Tag Archives: Rome

“Men’s evil manners live in brass; their virtues/We write in water.”

Henry VIII (All Is True) Act Four By Dennis Abrams —————————- Act Four:  The coronation of Anne takes place with great ceremony, but her triumph cruelly coincides with Katherine’s decline. Lying sick at Kimbolton, Katherine has a vision of celestial … Continue reading

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“And when he falls, he falls like Lucifer/Never to hope again.”

Henry VIII (All Is True) Act Three By Dennis Abrams —————————– Act Three:  The case stalls until Katherine decides to relent following a visit from Wolsey and Campeius. But a further hold-up occurs when deceitful letters sent from Wolsey to … Continue reading

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“‘Cymbeline’, it seems to me, is the most extraordinary play that Shakespeare ever wrote. How does he do it? Staggering!”

Cymbeline Act Five, Part Two By Dennis Abrams ———————————— Let’s end with this from Garber: “Imogen/Fidele’s double identity as woman and boy, Briton and Roman, resurfaces in the climactic political scene of the play (5.6), a scene not unlike the … Continue reading

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“‘Cymbeline’ offers the chance to take on an utterly transporting text, sing a song, dance a jig, have a sword fight, play lovers, villains, and fools, and have another sword fight, all before the intermission.”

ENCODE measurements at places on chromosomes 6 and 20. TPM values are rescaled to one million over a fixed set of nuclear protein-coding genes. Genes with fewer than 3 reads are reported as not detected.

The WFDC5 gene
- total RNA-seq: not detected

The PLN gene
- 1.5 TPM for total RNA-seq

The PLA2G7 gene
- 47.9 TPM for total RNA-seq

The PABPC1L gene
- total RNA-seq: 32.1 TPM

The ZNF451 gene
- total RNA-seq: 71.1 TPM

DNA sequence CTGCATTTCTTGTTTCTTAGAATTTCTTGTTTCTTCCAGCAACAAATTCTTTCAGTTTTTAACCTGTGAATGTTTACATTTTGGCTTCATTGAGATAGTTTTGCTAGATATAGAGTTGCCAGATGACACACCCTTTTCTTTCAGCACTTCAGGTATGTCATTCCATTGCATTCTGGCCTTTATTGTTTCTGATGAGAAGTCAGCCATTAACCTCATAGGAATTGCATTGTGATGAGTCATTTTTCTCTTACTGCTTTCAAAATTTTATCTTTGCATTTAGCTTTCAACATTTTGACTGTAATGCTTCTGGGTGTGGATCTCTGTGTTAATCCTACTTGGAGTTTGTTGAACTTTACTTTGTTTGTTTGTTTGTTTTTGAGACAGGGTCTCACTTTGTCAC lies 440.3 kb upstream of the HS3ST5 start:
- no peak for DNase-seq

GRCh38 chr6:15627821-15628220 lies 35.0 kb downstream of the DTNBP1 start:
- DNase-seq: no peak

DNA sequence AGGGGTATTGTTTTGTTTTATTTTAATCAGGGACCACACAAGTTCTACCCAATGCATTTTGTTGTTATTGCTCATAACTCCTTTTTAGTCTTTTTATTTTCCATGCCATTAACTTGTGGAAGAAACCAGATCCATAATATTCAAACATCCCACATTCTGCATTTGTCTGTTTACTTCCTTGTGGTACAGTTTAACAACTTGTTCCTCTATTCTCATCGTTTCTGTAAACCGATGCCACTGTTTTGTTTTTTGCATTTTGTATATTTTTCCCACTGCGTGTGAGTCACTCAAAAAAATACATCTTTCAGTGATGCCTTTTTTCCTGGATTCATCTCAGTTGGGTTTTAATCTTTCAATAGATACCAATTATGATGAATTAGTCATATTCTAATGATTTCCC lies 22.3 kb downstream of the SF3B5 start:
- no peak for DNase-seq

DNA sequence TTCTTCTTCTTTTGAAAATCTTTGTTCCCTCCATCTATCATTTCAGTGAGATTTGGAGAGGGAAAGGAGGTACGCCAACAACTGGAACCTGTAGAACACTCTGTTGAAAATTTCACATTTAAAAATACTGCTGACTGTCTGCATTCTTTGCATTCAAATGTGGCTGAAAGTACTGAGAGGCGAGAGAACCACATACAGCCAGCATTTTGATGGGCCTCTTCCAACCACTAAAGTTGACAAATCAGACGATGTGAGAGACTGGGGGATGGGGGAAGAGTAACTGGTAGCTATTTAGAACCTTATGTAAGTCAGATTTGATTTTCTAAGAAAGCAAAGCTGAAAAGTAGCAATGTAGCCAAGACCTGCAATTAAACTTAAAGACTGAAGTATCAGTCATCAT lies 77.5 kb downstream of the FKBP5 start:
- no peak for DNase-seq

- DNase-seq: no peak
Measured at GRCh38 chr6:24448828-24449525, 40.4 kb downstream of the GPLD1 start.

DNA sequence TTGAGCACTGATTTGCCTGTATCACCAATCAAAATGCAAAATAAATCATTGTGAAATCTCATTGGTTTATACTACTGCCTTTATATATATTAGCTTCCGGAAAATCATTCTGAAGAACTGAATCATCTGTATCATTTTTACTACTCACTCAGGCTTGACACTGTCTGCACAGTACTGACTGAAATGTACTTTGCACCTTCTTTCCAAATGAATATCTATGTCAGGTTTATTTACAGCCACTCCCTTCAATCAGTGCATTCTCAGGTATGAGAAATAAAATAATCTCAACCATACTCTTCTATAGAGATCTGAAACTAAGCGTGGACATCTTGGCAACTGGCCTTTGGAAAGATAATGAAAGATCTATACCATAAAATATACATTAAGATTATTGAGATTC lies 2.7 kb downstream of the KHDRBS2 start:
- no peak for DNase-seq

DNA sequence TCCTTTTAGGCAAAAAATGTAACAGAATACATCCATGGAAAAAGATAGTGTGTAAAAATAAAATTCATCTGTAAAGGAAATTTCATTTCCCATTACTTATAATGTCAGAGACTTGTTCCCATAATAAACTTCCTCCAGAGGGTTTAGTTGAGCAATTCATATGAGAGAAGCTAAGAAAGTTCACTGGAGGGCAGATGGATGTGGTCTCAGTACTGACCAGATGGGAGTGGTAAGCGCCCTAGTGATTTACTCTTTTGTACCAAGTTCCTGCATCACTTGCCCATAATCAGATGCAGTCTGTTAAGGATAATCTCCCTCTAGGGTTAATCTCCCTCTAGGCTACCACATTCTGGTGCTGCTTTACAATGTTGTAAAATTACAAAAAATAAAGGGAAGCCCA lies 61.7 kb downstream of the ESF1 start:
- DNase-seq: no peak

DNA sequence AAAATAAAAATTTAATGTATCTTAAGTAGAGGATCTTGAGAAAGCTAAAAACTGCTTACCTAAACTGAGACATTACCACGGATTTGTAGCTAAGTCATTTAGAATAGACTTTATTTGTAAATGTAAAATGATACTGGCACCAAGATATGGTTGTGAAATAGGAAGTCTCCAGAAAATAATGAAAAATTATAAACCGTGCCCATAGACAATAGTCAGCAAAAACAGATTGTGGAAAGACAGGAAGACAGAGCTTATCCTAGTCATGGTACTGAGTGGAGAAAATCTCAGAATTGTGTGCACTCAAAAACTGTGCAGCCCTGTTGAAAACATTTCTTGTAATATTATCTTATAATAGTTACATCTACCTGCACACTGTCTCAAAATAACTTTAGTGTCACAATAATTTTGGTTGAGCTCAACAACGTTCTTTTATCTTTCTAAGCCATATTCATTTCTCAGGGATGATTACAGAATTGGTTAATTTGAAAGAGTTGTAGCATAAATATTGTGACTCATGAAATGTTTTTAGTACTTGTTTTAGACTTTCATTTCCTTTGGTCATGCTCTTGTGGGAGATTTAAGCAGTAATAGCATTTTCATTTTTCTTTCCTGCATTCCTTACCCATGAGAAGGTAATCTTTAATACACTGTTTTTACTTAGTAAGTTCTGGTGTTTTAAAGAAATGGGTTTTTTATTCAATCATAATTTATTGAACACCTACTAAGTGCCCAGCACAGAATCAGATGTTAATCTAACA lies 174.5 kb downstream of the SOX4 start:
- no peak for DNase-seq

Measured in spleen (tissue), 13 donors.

Cymbeline Act Four, Part Two By Dennis Abrams ————————- Before we probe deeply into Act Five after our New Year’s break and try to figure out exactly what Cymbeline is all about, I thought it might be nice to share … Continue reading

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“Fear no more the heat o’ th’ sun/…Thou thy worldly task hast done,/Home art gone and ta’en thy wages./Golden lads and girls all must,/As chimney-sweepers, come to dust.”

Cymbeline Act Four, Part One By Dennis Abrams —————————- Act Four:  While out hunting, Belarius and his “sons” meet up with Cloten and kill him after he challenges them. Imogen, meanwhile, not feeling well, takes the Queen’s “medicine” provided by … Continue reading

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“We have almost as great an affection for Imogen as she had for Posthumus; and she deserves it better. Of all Shakespeare’s women she is perhaps the most tender and the most artless.”

Cymbeline Act Three, Part Two By Dennis Abrams —————————— From Bloom: “Posthumus, even as an ideogram, is no fun. Shakespeare knew that a play must give pleasure, yet he portrays Posthumus as a very painful character, whose name refers both … Continue reading

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“I lodge in fear./Though this is a heavenly angel, hell is here.”

Cymbeline Act Two, Part One By Dennis Abrams  ——— Act Two:  Determined to win his bet, Iachimo asks Imogen to safeguard a large trunk which he (surprise!) hides in, coming out as she sleeps and stealing her bracelet. Returning to … Continue reading

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